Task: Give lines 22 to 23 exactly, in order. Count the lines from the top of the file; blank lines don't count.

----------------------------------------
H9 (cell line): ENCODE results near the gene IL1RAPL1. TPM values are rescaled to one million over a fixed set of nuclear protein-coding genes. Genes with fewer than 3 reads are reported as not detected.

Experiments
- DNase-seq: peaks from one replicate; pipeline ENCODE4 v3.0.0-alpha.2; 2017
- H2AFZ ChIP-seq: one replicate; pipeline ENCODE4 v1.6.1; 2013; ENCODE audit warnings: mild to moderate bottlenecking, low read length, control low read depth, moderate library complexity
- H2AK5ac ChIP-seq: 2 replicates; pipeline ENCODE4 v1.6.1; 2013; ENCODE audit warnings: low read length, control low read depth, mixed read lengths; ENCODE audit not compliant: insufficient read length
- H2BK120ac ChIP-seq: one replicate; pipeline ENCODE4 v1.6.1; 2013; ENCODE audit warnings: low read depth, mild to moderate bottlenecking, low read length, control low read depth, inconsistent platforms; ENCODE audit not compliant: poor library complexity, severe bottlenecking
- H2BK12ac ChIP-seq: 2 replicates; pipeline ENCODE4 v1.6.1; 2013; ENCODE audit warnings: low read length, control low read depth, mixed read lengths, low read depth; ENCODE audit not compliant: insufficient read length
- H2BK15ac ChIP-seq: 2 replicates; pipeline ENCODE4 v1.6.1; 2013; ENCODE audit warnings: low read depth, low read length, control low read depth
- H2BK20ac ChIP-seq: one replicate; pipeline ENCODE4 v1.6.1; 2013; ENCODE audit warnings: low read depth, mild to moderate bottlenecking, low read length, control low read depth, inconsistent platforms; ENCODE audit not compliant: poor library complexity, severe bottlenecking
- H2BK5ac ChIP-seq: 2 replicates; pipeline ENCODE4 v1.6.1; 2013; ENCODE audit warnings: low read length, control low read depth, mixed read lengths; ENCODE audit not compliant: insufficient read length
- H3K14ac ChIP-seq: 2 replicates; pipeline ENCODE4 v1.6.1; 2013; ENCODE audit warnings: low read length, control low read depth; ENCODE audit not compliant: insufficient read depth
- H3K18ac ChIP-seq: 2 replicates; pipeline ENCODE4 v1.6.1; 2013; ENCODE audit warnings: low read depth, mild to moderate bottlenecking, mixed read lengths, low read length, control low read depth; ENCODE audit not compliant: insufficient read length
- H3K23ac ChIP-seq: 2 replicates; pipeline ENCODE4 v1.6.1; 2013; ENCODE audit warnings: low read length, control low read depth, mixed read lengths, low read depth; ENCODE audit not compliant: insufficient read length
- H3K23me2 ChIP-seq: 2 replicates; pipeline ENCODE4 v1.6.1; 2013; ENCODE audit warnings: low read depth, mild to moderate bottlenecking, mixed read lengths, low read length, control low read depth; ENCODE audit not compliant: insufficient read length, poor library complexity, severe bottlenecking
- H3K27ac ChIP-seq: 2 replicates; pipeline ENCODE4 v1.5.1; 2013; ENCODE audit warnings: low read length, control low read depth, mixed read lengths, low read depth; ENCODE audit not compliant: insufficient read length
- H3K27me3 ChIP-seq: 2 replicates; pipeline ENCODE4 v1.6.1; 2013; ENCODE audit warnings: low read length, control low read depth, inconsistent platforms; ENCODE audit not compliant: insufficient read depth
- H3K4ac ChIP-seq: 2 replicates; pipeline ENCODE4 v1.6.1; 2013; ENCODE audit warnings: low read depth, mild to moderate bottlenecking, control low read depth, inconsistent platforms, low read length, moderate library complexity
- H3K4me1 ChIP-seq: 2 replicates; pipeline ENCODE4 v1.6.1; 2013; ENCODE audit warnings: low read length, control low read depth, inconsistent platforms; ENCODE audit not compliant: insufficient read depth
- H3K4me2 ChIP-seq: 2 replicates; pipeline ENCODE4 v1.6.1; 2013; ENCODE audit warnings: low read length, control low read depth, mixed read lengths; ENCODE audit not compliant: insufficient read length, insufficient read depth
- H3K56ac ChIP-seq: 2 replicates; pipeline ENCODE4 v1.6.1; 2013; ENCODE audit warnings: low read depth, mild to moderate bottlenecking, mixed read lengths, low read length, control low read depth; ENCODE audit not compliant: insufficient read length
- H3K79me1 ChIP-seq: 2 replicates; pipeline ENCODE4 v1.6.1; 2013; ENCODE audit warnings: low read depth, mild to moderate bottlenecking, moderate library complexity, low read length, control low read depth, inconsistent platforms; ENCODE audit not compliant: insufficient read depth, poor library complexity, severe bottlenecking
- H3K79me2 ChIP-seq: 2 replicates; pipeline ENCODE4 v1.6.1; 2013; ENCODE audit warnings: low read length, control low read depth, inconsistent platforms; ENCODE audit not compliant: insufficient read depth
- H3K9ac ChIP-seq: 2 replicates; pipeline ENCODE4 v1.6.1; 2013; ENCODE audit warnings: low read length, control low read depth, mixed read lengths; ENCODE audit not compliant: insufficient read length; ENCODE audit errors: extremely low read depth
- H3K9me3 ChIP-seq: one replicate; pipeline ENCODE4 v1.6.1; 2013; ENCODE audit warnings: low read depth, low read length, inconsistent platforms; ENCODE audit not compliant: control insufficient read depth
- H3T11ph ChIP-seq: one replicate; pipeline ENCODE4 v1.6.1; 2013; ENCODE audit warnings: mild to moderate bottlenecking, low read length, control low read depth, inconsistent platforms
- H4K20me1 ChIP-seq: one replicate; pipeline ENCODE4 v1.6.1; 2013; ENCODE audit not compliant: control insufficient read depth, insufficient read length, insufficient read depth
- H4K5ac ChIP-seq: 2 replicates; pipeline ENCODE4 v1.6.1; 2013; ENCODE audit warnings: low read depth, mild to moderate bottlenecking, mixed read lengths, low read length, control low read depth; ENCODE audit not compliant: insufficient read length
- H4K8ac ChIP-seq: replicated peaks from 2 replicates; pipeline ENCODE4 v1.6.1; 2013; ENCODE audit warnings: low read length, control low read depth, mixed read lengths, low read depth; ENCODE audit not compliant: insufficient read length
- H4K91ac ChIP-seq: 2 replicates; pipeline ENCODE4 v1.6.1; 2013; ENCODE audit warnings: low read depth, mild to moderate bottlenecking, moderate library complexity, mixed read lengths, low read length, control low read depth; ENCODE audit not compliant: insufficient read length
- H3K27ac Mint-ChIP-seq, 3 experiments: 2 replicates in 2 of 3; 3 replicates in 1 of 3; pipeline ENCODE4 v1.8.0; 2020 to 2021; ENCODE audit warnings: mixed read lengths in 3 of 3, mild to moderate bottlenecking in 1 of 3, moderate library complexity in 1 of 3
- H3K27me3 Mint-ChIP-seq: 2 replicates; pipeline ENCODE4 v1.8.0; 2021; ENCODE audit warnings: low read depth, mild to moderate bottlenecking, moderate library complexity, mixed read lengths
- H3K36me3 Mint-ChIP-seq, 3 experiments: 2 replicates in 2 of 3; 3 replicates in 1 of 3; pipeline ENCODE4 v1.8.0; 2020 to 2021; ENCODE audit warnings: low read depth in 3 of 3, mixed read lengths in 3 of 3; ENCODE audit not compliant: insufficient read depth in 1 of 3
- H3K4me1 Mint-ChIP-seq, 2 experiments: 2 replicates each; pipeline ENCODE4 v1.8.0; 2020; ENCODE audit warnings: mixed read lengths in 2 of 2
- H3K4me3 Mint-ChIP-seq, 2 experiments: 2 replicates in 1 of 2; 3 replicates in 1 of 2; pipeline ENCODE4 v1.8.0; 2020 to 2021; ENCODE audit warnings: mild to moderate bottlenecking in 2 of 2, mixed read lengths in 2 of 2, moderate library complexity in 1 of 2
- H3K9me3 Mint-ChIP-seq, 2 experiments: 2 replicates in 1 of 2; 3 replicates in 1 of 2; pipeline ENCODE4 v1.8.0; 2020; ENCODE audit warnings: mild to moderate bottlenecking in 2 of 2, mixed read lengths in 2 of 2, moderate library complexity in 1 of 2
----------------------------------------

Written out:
- H3K79me2 ChIP-seq: 2 replicates; pipeline ENCODE4 v1.6.1; 2013; ENCODE audit warnings: low read length, control low read depth, inconsistent platforms; ENCODE audit not compliant: insufficient read depth
- H3K9ac ChIP-seq: 2 replicates; pipeline ENCODE4 v1.6.1; 2013; ENCODE audit warnings: low read length, control low read depth, mixed read lengths; ENCODE audit not compliant: insufficient read length; ENCODE audit errors: extremely low read depth